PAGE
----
• Both of these outcomes arise out of two great habits that most leaders possess.Firstly – they respect each team member and demonstrate this by listening to and understanding not just what those team members think, but also to who those team members are.Secondly – great leaders find a way to stitch the best bits about every team member into a tapestry that illustrates the story of the business as the sum of the strengths of the whole team. Some of that involves identifying ways to shape the roles that employees play in a way that allows them to exploit their strengths. The rest requires the ability to build a story that the whole team can buy into at the level of their own contribution.

To recap:

Managers are not listeners. They impose an abstract template over the roles they expect individual contributors to fit into without understanding whether that’s even possible.

Leaders are like orchestral conductors. They weave the disparate strengths and “tonalities” provided by each employee into a productive, happy and fulfilled whole.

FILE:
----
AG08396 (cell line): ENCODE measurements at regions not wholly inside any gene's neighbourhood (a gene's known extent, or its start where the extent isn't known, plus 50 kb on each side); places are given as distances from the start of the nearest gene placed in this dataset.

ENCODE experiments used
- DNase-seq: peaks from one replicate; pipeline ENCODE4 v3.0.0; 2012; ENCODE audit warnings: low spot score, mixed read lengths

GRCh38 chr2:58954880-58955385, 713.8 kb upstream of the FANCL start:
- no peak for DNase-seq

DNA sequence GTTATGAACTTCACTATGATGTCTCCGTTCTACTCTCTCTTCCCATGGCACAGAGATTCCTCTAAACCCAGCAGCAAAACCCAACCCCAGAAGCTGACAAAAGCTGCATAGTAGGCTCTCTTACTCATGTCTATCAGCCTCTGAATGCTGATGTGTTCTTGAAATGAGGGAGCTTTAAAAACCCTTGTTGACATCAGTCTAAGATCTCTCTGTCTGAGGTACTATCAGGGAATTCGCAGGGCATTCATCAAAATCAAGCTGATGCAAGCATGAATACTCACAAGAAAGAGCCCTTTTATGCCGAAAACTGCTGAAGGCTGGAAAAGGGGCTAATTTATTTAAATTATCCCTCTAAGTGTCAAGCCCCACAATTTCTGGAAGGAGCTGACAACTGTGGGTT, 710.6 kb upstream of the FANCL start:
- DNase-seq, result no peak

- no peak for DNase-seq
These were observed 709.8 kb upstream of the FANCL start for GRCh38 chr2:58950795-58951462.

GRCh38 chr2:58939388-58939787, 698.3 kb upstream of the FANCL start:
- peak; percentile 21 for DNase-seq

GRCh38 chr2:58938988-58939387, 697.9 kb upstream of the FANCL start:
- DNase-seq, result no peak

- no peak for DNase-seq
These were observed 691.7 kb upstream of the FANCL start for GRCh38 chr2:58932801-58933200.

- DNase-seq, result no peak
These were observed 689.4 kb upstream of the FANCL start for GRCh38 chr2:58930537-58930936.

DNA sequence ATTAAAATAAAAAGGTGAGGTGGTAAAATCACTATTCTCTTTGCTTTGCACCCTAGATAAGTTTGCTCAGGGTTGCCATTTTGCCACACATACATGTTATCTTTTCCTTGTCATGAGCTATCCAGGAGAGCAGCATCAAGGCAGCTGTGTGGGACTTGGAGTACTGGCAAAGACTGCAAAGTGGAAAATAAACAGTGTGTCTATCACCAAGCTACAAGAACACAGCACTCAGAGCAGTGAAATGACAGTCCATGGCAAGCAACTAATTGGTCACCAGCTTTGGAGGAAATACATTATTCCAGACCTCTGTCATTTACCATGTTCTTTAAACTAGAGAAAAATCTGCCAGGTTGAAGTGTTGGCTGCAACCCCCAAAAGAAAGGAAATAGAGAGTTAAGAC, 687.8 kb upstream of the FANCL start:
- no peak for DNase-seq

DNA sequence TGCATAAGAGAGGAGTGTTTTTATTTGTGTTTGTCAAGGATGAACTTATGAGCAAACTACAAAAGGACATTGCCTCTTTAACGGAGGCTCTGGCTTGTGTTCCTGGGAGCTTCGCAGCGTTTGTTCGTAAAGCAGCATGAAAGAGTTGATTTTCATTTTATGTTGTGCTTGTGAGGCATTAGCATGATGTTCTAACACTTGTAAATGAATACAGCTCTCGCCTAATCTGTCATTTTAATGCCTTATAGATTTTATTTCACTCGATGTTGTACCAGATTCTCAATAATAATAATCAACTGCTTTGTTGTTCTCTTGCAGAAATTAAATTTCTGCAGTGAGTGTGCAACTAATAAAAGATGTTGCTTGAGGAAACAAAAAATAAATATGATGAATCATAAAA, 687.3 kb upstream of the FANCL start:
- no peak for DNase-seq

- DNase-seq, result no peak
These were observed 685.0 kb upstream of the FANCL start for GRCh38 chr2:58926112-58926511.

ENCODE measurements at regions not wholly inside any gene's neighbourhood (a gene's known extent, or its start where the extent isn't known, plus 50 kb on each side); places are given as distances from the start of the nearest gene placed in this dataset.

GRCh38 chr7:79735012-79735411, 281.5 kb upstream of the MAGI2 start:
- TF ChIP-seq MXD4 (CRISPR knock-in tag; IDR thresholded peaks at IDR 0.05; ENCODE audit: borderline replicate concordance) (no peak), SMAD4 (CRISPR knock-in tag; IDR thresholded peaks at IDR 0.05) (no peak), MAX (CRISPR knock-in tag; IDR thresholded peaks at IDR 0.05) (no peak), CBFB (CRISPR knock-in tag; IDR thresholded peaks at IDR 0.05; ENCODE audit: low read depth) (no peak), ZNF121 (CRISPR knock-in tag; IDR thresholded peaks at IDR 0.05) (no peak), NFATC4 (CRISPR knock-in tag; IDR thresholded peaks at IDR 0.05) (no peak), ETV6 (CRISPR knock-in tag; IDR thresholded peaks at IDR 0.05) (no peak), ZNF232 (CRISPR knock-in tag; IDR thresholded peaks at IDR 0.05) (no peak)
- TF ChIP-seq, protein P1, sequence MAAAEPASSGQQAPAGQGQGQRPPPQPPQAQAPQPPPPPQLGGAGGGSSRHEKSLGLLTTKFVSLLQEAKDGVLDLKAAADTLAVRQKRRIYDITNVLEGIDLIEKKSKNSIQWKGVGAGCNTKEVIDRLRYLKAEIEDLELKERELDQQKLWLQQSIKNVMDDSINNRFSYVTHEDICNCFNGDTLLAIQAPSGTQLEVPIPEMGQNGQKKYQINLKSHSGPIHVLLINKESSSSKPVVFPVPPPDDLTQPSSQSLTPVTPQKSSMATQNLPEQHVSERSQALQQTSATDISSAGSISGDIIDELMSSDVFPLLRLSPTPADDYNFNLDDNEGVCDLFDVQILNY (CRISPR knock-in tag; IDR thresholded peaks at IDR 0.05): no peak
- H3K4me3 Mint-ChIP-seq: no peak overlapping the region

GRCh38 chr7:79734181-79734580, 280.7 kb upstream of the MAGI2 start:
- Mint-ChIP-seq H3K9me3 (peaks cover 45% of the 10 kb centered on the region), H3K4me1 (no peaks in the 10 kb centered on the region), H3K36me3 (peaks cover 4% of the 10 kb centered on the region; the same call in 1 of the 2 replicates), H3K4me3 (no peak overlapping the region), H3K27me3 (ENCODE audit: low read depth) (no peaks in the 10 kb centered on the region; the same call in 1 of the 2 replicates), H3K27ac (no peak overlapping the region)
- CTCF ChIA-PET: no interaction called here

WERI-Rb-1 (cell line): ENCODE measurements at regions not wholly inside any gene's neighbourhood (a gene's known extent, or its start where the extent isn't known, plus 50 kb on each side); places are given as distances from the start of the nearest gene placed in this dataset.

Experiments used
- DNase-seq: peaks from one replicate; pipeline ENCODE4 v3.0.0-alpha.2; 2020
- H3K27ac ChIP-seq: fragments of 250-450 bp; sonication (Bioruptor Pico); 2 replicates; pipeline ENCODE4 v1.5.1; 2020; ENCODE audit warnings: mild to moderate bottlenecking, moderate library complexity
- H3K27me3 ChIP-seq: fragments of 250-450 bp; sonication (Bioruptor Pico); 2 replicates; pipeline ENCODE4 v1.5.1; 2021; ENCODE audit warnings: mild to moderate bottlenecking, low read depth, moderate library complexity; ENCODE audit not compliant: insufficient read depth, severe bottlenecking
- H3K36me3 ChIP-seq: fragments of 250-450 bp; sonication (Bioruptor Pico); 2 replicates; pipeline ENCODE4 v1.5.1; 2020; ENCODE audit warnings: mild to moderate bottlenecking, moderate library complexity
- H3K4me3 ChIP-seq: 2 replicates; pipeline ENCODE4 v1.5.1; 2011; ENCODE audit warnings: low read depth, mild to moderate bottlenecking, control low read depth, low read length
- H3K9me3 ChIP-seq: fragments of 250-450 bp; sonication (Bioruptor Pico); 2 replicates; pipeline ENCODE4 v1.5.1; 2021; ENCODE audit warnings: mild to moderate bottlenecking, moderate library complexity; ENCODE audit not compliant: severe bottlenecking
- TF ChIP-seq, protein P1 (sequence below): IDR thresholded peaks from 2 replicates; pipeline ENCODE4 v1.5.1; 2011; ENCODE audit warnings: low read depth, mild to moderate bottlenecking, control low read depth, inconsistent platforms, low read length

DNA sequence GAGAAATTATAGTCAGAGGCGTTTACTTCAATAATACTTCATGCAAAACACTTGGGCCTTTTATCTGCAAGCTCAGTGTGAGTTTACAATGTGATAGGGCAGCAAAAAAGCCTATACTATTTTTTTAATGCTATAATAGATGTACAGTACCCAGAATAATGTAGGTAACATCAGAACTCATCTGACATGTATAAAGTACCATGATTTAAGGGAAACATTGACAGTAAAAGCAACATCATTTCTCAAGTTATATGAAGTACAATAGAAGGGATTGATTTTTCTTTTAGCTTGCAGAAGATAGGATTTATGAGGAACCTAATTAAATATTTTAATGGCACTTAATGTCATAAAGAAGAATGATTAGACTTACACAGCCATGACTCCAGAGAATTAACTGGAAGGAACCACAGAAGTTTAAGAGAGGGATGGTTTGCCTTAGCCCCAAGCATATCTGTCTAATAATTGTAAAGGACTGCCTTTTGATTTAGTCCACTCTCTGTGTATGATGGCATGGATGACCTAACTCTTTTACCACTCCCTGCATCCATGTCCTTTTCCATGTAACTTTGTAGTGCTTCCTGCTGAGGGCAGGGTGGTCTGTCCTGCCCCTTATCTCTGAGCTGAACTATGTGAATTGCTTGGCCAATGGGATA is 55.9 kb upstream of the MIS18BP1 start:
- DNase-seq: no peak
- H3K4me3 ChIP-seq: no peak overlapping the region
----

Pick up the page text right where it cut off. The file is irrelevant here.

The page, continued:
How can AntipodeYarns Story Consulting help?

I have a structured methodology for evaluating the level of alignment between the self-stories of employees and your organisation’s narratives. At the end of an engagement, you will know the following:

  • Are your internal and external narratives consistent? Are they delivering the kind of engagement that you need from all stakeholders? If not, then why not?
  • Do the narratives relayed to team members at different management strata have a common theme? Are the details of each layer of the organisation’s story consistent with the organisation’s overarching story?
  • Are the people supplying those services committed to doing so effectively and efficiently? If not, why not?

At the end of this process, we can then help you to work through the disconnects, optimise your organisation’s narrative, and envision ways to enrich the overall level of engagement between your organisation and its internal and external stakeholders. As a consequence of this, we should be able to help your business to operate more efficiently, to deliver better products/services to your customers, and to do so in a way that provides enhanced satisfaction to your staff.